Till four o’clock that morning she desperately memorized her lines. She slept for a few hours and was up again at dawn. At noon she arrived at the theatre expecting at least a brief rehearsal. Helas! The stage was dark and bare and nobody had yet arrived to set up the scenery. At last the curtain went up and she went on cold, hoping at least to be guided by the prompter.
As she faltered over her first line, she paused. Then she turned and stared at the prompter’s box. The prompter wasn’t there. On sheer will power she came through handsomely and played that matinee and 13 more performances.
Although she speaks with a pronounced French accent, Pierrette sings
a flawless German, Italian, French, ; English, Spanish and Czech. Opinion | about her voice is divided. Muriel ! Francis, who used to be her agent when j she first came to New York, maintains ' she has a small voice rather than a j large one and it is apt to be lost in the | capacious Metropolitan Opera House. | Others point out she can easily reach F above high C, that she has absolute pitch, can sing equally true with a pit.no opened or closed, and that she has a richness reminiscent of the late Jenny Lind.
The Musical Alaries
Pierrette Alarie did not jump to the upper regions of the operatic heap with one leap, but she was lucky in that she comes from a musical family. She was born on Nov. 9, 1923, in a modest onestory home on Saint Henri Street, Montreal. Her father, besides working as translater for the Montreal daily, La Presse, was a distinguished conductor for the Société Canadienne d'Opérettc, for which her mother sang as leading soprano.
Her two brothers and one sister are also musically inclined and when she now visits home they are apt to burst into a miniature choral society. Bernard, 33, who is a radio engineer by trade, sings and plays the clarinet. Roland, 31, a Christian Brother, is a voice teacher. And Maria-Thérèse, 20. sings on the Montreal radio and hopes to break into the Met some day like her big sister.
“Tome,” Pierrette recently recalled, “singing is dansant—in my blood. Our house was always alive with music.”
A tiny girl with a single-minded determination, Pierrette studied piano and sight reading when she was nine. Her first teacher was a Miss MarieLouise Boisvert. At nights, hugging her dolls in her arms, Pierrette would sing at vaudeville theatres and for Rotary and Kiwanis shows.
Her childhood friends said she had a natural flair for the theatre. While attending school she directed plays on a bare stage.
When school got in the way of her career she studied school work three days weekly with a tutor and devoted j the rest of her time entirely to singing. When 13 she had already switched to music lessons from Madame Eléonore j Hamel. When 16 she studied voice from Albert Roberval, at the same time taking dramatic coaching from his wife, Jeanne Mauberge.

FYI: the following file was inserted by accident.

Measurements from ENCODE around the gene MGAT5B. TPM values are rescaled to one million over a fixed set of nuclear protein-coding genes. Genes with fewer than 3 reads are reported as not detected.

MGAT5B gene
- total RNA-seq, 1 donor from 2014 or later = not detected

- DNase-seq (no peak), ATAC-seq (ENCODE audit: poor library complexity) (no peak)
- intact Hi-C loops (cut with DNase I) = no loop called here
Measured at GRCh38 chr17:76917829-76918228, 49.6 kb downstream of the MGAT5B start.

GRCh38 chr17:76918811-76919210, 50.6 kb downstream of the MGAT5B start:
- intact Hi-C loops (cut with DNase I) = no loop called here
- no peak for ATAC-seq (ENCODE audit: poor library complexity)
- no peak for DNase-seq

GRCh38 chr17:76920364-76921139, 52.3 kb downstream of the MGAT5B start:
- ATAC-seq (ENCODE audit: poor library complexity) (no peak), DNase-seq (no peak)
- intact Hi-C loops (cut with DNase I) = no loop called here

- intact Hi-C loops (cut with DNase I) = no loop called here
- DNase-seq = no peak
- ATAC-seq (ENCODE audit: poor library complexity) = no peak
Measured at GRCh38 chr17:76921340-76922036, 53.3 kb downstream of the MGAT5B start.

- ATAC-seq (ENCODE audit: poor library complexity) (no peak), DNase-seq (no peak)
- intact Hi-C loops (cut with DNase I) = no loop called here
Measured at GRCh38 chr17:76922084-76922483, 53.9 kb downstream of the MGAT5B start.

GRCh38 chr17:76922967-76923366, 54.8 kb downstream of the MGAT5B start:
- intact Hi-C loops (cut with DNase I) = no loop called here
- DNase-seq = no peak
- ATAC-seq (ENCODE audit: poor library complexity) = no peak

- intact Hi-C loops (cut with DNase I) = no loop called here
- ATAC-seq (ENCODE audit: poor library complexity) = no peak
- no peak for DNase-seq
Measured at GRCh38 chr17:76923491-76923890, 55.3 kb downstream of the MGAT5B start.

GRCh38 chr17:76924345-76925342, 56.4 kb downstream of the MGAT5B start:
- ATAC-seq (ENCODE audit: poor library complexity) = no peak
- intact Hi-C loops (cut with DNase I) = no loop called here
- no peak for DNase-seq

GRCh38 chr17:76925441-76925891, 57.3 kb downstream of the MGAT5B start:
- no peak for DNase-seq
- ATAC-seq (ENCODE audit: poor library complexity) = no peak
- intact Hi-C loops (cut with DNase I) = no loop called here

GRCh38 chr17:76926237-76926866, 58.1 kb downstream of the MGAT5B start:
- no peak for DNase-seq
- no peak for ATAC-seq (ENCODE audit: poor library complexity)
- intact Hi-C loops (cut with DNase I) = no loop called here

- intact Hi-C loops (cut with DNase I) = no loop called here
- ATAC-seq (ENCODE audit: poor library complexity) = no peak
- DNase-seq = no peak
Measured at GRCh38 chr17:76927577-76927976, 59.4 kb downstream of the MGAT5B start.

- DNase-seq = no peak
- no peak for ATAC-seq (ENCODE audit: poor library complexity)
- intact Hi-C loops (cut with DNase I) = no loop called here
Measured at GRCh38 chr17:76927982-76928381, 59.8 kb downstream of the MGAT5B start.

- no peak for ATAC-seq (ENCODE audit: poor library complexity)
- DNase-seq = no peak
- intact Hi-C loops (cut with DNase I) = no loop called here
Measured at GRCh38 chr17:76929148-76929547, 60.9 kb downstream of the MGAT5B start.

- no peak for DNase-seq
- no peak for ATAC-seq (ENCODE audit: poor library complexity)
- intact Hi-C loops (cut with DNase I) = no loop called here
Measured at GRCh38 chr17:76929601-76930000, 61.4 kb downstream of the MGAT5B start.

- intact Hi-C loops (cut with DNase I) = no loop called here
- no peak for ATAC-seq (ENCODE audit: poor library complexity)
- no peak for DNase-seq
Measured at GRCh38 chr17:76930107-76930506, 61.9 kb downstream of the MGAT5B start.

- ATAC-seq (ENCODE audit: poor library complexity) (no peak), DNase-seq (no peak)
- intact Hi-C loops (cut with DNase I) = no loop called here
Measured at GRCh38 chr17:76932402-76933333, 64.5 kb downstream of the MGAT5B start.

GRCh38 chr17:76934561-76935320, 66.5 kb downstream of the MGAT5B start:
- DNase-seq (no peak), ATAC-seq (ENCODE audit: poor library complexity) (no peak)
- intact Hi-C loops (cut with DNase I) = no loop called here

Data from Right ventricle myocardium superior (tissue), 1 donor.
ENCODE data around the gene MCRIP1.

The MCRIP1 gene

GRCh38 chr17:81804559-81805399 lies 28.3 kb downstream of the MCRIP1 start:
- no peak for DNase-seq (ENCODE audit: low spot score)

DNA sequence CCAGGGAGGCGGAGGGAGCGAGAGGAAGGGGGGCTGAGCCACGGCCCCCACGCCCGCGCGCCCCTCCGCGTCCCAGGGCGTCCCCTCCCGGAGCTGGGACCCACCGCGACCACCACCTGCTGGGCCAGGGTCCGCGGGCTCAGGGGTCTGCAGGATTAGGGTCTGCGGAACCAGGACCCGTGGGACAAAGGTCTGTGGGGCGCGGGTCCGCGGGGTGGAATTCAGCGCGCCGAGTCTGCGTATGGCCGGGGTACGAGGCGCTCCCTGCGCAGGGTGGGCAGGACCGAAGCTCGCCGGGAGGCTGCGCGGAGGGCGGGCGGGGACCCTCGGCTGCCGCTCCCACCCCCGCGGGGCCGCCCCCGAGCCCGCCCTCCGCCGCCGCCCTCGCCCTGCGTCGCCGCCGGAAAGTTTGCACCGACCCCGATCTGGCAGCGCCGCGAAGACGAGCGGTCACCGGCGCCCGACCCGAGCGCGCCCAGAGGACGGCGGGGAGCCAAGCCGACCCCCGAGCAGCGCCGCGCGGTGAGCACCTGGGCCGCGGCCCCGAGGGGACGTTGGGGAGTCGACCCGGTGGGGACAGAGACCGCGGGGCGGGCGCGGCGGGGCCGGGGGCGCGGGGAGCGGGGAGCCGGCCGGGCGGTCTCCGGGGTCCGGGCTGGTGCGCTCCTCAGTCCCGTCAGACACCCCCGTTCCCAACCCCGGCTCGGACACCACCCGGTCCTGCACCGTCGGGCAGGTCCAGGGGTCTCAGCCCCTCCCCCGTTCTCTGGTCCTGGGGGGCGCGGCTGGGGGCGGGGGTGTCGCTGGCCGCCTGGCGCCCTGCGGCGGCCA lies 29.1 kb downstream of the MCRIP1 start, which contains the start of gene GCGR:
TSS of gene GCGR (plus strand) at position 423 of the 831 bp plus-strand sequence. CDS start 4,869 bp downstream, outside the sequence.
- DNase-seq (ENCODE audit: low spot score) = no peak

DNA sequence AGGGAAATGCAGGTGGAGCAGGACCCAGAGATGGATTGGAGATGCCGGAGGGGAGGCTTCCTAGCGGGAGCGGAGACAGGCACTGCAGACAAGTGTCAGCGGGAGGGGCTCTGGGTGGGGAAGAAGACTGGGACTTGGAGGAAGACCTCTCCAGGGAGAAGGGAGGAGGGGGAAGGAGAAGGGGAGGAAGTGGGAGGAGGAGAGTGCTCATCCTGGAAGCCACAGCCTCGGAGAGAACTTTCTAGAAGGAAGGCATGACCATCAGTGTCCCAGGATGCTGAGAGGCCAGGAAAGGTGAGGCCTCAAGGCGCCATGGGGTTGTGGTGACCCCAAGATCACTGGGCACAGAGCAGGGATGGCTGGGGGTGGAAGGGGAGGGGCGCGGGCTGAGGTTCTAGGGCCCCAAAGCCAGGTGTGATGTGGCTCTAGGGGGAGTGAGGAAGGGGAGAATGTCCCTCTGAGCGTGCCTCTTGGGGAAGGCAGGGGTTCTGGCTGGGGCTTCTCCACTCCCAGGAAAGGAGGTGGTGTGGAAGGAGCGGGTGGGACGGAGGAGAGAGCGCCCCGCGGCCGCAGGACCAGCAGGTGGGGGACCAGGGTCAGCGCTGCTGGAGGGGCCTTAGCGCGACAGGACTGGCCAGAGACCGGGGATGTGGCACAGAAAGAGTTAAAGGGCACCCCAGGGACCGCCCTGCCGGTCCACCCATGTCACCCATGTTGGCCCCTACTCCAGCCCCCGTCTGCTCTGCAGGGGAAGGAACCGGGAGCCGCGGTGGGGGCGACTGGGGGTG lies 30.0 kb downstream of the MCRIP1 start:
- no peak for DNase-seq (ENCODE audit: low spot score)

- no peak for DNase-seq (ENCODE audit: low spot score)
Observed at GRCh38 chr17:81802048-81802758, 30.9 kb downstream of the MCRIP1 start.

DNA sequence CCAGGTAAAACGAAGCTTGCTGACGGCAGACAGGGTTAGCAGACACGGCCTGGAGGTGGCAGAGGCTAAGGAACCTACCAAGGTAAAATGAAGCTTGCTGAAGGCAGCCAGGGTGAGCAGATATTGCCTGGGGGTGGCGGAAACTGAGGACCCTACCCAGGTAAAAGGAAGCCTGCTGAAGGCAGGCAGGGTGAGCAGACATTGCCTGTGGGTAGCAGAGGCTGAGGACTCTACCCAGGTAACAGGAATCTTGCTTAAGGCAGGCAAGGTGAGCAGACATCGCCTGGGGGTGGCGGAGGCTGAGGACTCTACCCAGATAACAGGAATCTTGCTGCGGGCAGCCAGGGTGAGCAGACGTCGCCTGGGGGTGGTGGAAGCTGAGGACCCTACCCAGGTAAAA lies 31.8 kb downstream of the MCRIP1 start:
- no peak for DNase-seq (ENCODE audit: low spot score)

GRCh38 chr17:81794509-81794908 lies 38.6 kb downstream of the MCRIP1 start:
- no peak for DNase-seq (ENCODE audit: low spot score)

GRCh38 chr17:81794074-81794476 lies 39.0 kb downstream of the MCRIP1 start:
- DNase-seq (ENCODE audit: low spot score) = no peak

The young Pierrette was never a I second late for a singing lesson and her appetite for memorizing scores was phenomenal. When she was 14 she made her radio debut. For singing a half-hour show over Montreal’s station CKAC she was paid eight dollars. Being practical, she immediately cashed the cheque, bought the opera score to learn “Romeo and Juliet,” and gave the remaining couple of dollars to her I mother for safekeeping. The CKAC j people were apparently satisfied with her young voice. They raised her salary to $16 and she conducted the program “Rhythm and Melodies” all by herself, doing both singing and j announcing.
Adding to her activities, she began j singing with a Montreal company, I : "Varieties Lyriques," w’hich performed j a new operetta each month. She also ¡ began acting with the noted Montreal | drama organization, “Les Comédiens Associétés,” which staged a new play j every week. She played so many | ingénue roles, she recalls, that falling in j love each week became as automatic as | applying grease paint.
After each performance the actors j would retire to a corner cafe for coffee. ! I But while the others would talk of great [
actors she would have thoughts only for the giants of the Met—Kirsten Flagstad, Rosa Ponselle, Giovanni Martinelli and Beniamino Gigli. “Some day,” she would burst out explosively to her friends, “I will be at the top like they.” And she spoke with such fervor that they believed her.
When she was 19 she won a two-year scholarship at the Curtis Institute of Music in Philadelphia. In between hectic sessions of trilling her scales, she used to commute to Montreal to earn pocket money and further local acclaim.
Her confidence grew boundless until in January, 1945, with the prodding of Wilfred Pelletier, she entered the Metropolitan Auditions of the Air. Her test song was the “Bell Song” from “Lakmé.”
Winning out over 500 other contestants, then 40 semifinalists, she won a $500 award and an option. Four months later her doll-age ambition came true. She received a contract from the Metropolitan Opera and orders to get ready to sing the role of Oscar in Verdi’s “Masked Ball.”
On the night of Dec. 8,1945, Pierret te made her how to the American public. The mammoth Metropolitan Opera House on Broadway was packed. Diamond-crusted women and »cosmopolitan gentlemen in tails rustled their programs out front. Backstage Pierrette Alarie squirmed into her tightly formfitting page boy’s costume, only the gentle trembling of the large feathered plume on her pale blue hat betraying her inward alarm.